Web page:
I think the B2C guys have proved that it is possible to mine value, and I think the B2B guys—with a little bit of hindsight—now need to think about how we avoid being predictable in the insights we derive from data. But we simply don’t have the data volume to run an Amazon-like model, so there is more work to be done.
CMO.com: How important is social media in gathering insights and starting conversations?
Wind-Mozley: We know that social tends to be consumed on personal screens, so our approach is to make our social interaction as personal as possible. It is about moving beyond our brand and looking at the professional and workplace needs and desires of the person we are interacting with—what is their interest point, where are they in their career, what are they trying to achieve, what is the environment they operate in? If we can get that context, we can then start to generate atomised content which is personalised, but which is also part of a coherent campaign. We think of social as being about the people rather than about the brand.
CMO.com: How has digital changed marketing, and what can B2B learn from trends in the B2C space?
Wind-Mozley: Predictably, it is about data. Data has changed the way we approach and think about our campaigns. With digital, everything becomes much more measurable, which is great because we can see what is not working and then work out ways to fix it. Today, marketing is about test and learn and embracing failure so that we can work out how not to do stuff. That is one of the most exciting areas of change.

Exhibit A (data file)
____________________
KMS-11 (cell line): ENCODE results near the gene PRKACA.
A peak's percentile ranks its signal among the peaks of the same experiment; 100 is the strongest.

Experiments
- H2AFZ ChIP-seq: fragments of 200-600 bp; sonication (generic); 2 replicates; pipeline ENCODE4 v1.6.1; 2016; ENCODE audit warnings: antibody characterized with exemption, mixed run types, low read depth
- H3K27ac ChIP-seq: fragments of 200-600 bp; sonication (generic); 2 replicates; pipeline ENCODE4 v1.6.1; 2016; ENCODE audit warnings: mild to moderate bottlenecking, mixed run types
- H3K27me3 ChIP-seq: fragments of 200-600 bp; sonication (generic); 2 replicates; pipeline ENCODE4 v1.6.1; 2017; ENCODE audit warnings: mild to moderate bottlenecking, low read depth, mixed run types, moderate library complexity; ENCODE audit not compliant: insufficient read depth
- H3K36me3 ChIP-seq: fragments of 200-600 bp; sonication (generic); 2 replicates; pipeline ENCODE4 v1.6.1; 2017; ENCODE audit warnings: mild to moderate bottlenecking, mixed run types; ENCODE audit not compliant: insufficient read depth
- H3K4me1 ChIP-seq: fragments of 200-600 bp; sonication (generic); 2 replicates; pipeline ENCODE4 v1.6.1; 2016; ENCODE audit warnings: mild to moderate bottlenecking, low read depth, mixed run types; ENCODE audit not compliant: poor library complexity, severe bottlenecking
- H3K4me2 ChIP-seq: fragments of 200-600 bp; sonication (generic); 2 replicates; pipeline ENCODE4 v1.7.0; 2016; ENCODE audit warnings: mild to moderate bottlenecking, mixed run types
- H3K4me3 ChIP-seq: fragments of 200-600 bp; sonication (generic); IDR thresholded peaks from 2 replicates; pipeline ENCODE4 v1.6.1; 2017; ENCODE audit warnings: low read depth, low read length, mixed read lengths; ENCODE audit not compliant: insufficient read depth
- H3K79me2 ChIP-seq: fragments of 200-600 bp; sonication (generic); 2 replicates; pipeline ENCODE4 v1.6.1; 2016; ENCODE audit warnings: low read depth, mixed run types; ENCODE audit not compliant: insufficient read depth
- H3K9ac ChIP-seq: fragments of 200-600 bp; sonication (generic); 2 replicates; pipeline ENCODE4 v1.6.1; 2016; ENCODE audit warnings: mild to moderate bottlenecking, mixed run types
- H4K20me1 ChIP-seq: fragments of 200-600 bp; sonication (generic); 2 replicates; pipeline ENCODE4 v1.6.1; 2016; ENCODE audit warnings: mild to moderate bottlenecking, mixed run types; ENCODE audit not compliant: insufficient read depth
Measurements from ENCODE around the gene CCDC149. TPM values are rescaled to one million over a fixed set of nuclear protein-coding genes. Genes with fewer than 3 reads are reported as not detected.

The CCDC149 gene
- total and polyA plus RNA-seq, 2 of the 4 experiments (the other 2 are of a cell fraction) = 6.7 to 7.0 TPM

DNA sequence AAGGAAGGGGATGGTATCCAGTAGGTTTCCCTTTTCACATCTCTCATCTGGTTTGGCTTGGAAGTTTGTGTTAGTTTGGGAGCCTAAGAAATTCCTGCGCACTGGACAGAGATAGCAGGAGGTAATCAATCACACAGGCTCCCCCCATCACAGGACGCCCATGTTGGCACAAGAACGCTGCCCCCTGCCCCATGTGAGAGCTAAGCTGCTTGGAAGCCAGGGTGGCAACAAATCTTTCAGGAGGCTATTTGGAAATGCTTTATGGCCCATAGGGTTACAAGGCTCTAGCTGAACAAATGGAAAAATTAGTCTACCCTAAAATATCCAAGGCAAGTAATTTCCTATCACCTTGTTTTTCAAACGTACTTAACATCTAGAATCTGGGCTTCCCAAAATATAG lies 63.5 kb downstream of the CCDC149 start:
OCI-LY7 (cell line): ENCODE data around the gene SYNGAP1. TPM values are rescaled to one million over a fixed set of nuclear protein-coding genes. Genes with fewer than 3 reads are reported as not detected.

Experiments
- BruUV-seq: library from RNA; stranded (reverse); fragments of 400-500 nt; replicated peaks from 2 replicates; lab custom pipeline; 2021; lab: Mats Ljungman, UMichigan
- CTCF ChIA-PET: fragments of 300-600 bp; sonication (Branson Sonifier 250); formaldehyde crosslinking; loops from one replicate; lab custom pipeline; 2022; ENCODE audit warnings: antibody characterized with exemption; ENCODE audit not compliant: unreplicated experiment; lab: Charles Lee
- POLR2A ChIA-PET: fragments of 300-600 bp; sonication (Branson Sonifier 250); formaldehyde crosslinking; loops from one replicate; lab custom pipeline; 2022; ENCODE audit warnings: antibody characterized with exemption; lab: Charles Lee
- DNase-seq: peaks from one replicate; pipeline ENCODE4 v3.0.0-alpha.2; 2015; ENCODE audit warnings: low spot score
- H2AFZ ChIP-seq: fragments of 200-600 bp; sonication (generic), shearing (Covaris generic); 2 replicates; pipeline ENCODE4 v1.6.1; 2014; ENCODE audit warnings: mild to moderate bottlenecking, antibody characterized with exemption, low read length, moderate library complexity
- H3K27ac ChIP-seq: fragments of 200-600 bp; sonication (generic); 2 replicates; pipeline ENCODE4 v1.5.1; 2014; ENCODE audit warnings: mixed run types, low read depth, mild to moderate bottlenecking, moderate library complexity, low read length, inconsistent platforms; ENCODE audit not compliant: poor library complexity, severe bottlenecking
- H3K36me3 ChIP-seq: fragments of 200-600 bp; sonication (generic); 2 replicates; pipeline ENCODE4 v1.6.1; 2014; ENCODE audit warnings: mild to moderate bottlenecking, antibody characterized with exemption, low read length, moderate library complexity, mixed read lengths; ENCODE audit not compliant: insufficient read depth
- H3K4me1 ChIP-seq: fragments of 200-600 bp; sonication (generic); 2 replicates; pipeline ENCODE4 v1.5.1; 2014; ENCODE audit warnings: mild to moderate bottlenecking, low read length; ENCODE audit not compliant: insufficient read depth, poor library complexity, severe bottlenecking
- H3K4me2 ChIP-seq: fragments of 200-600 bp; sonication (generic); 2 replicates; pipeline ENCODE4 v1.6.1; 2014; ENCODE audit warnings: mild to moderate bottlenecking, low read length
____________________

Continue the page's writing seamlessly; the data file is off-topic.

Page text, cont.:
If we haven’t failed every day, we aren’t trying hard enough. Learning from failure is what makes us better. I think the danger is that if you don’t learn fast enough from failure, you won’t be around very long, so it’s getting that balance.
CMO.com: How is digital integrated into your marketing function?
Wind-Mozley: We haven’t yet fully infused digital throughout the business, but in marketing we have made steps to make digital part of the conversation, from product development to pricing—digital is a part of each discussion now. We have some individuals who are experts in that field and act as advocates, moving around the business trying to drive that behaviour throughout the team.
The overarching concept is quite simple—we take the customer, we then look at the parts of the organisation that are closest to the customer (i.e. sales, customer service, and segment marketing). Everything else, including digital and brand, acts as a supporting structure to enable us to have the right conversation with the right customer.
Ultimately, I think my job is to make the need for a discreet digital function within Virgin Media Business redundant. A mature organisation will just have digital across all of its touch points. For someone with “digital director” in his title, saying that is a bit like turkeys voting for Christmas…
CMO.com: How do you see the future of marketing changing for the company going forward?
Wind-Mozley: I think automation is absolutely key. We are already exploring how we deploy Artificial Intelligence in a way that adds value to the customer. Our work in the programmatic space is a good example of this. We’ve just wrapped a project using IBM’s Watson in our consultative selling space that was looking at how we can use tools like Watson to improve customer outcomes in the sales cycle.
Machine learning and natural language processing are also growing in importance, offering opportunities to impact the service and care space, and we are beginning to deploy them more and more in our outreach marketing. But the old school stuff—telling great stories—that won’t ever change.